Friday, four young men got into a fight on Main Street. One man said he was stabbed in the chest. Police say the suspect is a black man in his mid-20s, about 5' 9" tall, with a muscular build and short hair. The victim was treated at the hospital and released.
Sunday morning, police responded to an incident at 2nd Street and Crosby Avenue. Witnesses heard glass breaking and people yelling about a stabbing. Police don't have a victim or suspect description in that case, but they don't believe the two stabbings are connected.
If you have any information about the stabbings, call Detective Sgt. Gruber at 715-346-1518.
You can also call Portage County Crimestoppers to remain anonymous at 888-346-6600.
The Boulder Junction Town Board voted two to one Tuesday night to move forward with a town plaza plan. The plan will now go to a design phase.
The board estimated the cost of the design phase to be between $30,000 to $50,000, but it was dropped to about $25,000 at the meeting.
Town Chairman Dennis Reuss and Town Supervisor Dennis Duke voted in favor, with Town Supervisor Denny McGann voting against the plan.
A little more than $1 million may not seem like a lot of money to a city like Madison or Milwaukee. But for a town of fewer than one thousand people, it's a lot. The Boulder Junction Town Board could vote Tuesday whether or not to move onto the next phase of a $1.26 million town plaza project.
Dennis Duke has a vision of what Boulder Junction could look like in a few years.
"This one has a much more artistic flair, this has a more engineering flair if you will," said Duke while looking at potential design plans.
RHINELANDER - People in Rhinelander will be able to cast their November election ballots starting on Friday. It's the earliest people in Wisconsin have ever been able to vote.
The absentee ballots are stacked and ready for Friday at the Rhinelander City Clerk's office. To make the early voting process go as smoothly as possible, you will need to come prepared.
"When you come in make sure that you're registered. That is important. Make sure you're registered in the city if you're coming into us," said Clerk Valerie Foley.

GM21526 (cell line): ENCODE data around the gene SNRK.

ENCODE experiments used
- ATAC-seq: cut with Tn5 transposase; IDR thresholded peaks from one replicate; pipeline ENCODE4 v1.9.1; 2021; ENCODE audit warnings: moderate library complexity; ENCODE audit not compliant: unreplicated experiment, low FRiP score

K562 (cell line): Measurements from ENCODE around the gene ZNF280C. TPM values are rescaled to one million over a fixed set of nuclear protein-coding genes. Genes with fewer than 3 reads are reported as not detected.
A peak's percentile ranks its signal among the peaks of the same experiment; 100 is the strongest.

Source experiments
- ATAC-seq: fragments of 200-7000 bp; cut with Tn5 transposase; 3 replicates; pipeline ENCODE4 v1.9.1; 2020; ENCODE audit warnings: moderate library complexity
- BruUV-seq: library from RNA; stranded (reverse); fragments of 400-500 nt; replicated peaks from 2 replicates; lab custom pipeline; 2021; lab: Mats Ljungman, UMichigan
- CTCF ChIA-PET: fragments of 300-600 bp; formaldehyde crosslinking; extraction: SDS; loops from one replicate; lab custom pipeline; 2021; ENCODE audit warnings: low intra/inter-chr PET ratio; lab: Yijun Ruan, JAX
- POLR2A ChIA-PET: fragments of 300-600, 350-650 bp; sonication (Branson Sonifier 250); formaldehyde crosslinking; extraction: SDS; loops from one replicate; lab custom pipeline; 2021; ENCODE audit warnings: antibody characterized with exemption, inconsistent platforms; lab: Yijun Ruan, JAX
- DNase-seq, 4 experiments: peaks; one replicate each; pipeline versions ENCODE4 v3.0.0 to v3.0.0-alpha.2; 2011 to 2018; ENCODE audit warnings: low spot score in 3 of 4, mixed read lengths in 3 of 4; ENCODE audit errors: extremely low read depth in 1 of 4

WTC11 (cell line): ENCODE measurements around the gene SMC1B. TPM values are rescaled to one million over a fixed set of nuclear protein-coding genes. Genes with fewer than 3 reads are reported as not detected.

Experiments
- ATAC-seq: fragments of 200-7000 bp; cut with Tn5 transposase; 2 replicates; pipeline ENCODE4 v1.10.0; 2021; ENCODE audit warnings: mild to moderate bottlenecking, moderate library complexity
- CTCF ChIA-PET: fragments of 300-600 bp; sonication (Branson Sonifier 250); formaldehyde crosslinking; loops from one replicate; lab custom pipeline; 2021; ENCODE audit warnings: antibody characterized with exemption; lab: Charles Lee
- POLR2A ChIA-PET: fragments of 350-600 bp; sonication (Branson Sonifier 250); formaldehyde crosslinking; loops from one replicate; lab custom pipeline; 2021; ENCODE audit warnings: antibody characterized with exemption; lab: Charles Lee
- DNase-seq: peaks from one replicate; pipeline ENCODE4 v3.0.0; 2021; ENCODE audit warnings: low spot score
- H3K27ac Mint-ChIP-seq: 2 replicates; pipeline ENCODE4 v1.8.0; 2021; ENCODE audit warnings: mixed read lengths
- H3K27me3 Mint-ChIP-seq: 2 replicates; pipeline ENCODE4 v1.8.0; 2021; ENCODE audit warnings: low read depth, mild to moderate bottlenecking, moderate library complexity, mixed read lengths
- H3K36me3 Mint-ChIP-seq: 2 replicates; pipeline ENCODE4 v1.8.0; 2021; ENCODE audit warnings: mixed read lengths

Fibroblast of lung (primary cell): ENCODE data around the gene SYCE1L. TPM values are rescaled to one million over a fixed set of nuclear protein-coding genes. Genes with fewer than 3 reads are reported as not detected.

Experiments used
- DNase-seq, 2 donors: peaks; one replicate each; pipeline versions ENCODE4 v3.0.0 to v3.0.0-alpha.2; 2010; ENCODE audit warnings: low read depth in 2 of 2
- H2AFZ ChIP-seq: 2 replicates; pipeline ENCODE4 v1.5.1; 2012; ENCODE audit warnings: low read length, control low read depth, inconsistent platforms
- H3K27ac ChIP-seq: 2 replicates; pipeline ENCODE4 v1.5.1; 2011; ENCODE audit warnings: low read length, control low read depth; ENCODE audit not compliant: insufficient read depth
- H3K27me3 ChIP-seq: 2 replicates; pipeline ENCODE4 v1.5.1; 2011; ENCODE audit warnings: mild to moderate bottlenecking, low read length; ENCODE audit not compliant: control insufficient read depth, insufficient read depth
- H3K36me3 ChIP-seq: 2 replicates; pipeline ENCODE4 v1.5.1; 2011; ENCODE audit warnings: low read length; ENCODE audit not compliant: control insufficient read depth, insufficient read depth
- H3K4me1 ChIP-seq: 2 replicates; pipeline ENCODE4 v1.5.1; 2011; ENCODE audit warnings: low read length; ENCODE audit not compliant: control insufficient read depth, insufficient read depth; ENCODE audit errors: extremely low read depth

Registering is easy; all you need is a photo ID and proof of residence. The registration form takes a couple of minutes, and then you will be able to fill out an election ballot.
"I think it is going to be a very busy day. I think people are pretty interested in the issues. And I think a lot of them would like to get and make sure they can vote if they're not certain they're going to make it to the polls in November or not," said Foley.
The clerk's office has already sent out about 200 ballots to people who have requested them.
Now, it is preparing for the early voter in-person rush.
If you are unsure whether you are registered to vote or where to go for early voting, the clerk's office suggests voters visit myvote.wi.gov for more information.
TOWN OF LITTLE RICE - Dennis Schoeneck's pickup truck sloshes through muddy logging roads these days. But he'd prefer it if a much larger truck could even make it down the path.
"Heck, I think you could spit and make mud here," the Enterprise Forest Products owner said Tuesday morning.
Foot-deep ruts make up most of the logging road leading back to 23 acres of private land the long-time logger harvests in the western Oneida County town of Little Rice. Schoeneck started logging professionally in 1979 and says 2016 has been "exceptionally wet" compared to any other year.
"The old adage, make hay while the sun shines, that's not just for farmers," Schoeneck said. "That's for us too."